DropIndex("dbo.Employees", new[] { "Department_Id" });
            DropTable("dbo.Employees");
            DropTable("dbo.Departments");
        }
    }

    1. The name of the migration class is what we specify while adding the migration using the package manager console.
    2. Surprisingly enough it doesn't contain any SQL query rather it contains two methods with plain c# code.
    3. The Up() method simply contains the changes that we do in our Context class or Domain models.
    4. The Down() method contains the opposite of whatever is there in Up() method.
    5. Notice EF uses convention over configuration so the column with the Name Id automatically becomes the primary key for the table not only this EF makes it an Identity column as well.
    6. In simple terms when EF looks at our model classes then based on the Name and the Type of properties, it figures out how the database should look like for example it knows that Id is typically used for the primary key, and often it is an identity column so it automatically marks the column as Identity, similarly based on Association, aggregation, and composition it automatically adds the required foreign keys.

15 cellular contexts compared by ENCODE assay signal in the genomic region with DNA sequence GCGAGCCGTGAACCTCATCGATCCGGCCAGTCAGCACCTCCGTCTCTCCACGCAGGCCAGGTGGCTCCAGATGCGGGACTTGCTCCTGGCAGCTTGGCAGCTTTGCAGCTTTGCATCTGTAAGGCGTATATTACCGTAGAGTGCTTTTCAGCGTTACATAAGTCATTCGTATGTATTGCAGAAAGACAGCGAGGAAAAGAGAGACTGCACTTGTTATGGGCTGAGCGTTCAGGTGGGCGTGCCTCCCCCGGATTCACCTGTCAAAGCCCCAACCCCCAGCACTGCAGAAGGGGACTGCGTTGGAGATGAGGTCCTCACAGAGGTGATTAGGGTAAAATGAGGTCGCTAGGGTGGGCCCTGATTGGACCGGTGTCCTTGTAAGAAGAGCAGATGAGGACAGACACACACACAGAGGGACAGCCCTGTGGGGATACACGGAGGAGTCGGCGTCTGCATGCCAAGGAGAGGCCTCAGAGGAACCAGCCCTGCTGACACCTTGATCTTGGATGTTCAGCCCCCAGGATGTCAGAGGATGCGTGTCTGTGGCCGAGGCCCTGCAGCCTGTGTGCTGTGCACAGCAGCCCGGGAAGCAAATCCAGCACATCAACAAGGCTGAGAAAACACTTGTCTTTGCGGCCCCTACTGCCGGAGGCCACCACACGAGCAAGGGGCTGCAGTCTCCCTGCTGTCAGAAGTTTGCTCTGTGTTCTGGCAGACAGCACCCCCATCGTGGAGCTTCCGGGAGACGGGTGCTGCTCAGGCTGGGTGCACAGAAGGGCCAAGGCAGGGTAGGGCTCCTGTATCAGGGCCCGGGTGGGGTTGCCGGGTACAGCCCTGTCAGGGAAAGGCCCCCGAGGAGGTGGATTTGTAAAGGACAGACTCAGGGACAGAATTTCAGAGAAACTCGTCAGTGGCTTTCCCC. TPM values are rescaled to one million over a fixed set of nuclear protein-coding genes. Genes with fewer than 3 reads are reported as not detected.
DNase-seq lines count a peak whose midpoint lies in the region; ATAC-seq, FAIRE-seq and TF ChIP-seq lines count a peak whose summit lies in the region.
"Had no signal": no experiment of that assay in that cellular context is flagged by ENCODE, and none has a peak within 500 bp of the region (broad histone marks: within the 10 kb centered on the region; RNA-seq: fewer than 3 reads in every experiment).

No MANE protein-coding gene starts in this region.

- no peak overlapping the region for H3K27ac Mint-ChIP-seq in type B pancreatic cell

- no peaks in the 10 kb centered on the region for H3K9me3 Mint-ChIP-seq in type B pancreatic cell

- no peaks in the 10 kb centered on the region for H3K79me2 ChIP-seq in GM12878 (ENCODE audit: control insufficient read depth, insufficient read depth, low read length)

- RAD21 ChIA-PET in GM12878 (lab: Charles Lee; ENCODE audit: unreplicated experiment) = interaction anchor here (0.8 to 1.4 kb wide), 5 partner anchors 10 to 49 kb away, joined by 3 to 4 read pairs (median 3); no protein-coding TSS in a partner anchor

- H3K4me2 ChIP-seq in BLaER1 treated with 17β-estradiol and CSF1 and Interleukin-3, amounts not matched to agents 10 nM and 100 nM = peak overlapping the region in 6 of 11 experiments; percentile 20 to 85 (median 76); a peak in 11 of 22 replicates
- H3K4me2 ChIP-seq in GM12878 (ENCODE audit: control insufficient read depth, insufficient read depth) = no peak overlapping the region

How to manage changes in domain Model or Context Class

whenever we make a change in Context Class or Domain Classes ,we just need to add a new Migration using Add-Migration command and run it against the database by using the update-database command , we obviously use package manager console to run these commands.

The Steps that we perform only once throughout the life time of the application development.